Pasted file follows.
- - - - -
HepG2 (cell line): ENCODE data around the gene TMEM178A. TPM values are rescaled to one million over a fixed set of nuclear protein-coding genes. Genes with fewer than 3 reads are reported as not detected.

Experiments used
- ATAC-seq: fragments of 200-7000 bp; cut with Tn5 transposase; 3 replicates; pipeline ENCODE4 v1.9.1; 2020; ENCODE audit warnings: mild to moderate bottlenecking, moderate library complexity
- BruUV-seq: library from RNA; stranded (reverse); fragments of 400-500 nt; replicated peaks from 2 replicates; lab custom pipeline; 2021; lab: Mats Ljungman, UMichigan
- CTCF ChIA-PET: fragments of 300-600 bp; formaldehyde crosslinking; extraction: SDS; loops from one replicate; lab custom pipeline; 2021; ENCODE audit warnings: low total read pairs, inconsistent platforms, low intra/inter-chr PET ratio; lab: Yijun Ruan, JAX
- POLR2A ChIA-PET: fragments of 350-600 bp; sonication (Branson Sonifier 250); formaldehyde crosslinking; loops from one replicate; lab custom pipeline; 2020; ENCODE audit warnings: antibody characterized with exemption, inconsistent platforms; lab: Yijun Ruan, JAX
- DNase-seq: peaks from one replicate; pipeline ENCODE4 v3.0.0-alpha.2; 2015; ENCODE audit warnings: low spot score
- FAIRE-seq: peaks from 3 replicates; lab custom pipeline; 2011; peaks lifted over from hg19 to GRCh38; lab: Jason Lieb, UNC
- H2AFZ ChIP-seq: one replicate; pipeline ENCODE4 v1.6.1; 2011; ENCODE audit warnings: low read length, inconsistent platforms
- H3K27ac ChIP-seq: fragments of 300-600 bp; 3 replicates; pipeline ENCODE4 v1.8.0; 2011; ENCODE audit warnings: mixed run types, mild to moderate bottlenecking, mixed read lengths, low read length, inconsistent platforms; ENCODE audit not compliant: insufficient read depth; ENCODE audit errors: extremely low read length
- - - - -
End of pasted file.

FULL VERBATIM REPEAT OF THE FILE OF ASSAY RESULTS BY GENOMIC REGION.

HepG2 (cell line): ENCODE data around the gene TMEM178A. TPM values are rescaled to one million over a fixed set of nuclear protein-coding genes. Genes with fewer than 3 reads are reported as not detected.

Experiments used
- ATAC-seq: fragments of 200-7000 bp; cut with Tn5 transposase; 3 replicates; pipeline ENCODE4 v1.9.1; 2020; ENCODE audit warnings: mild to moderate bottlenecking, moderate library complexity
- BruUV-seq: library from RNA; stranded (reverse); fragments of 400-500 nt; replicated peaks from 2 replicates; lab custom pipeline; 2021; lab: Mats Ljungman, UMichigan
- CTCF ChIA-PET: fragments of 300-600 bp; formaldehyde crosslinking; extraction: SDS; loops from one replicate; lab custom pipeline; 2021; ENCODE audit warnings: low total read pairs, inconsistent platforms, low intra/inter-chr PET ratio; lab: Yijun Ruan, JAX
- POLR2A ChIA-PET: fragments of 350-600 bp; sonication (Branson Sonifier 250); formaldehyde crosslinking; loops from one replicate; lab custom pipeline; 2020; ENCODE audit warnings: antibody characterized with exemption, inconsistent platforms; lab: Yijun Ruan, JAX
- DNase-seq: peaks from one replicate; pipeline ENCODE4 v3.0.0-alpha.2; 2015; ENCODE audit warnings: low spot score
- FAIRE-seq: peaks from 3 replicates; lab custom pipeline; 2011; peaks lifted over from hg19 to GRCh38; lab: Jason Lieb, UNC
- H2AFZ ChIP-seq: one replicate; pipeline ENCODE4 v1.6.1; 2011; ENCODE audit warnings: low read length, inconsistent platforms
- H3K27ac ChIP-seq: fragments of 300-600 bp; 3 replicates; pipeline ENCODE4 v1.8.0; 2011; ENCODE audit warnings: mixed run types, mild to moderate bottlenecking, mixed read lengths, low read length, inconsistent platforms; ENCODE audit not compliant: insufficient read depth; ENCODE audit errors: extremely low read length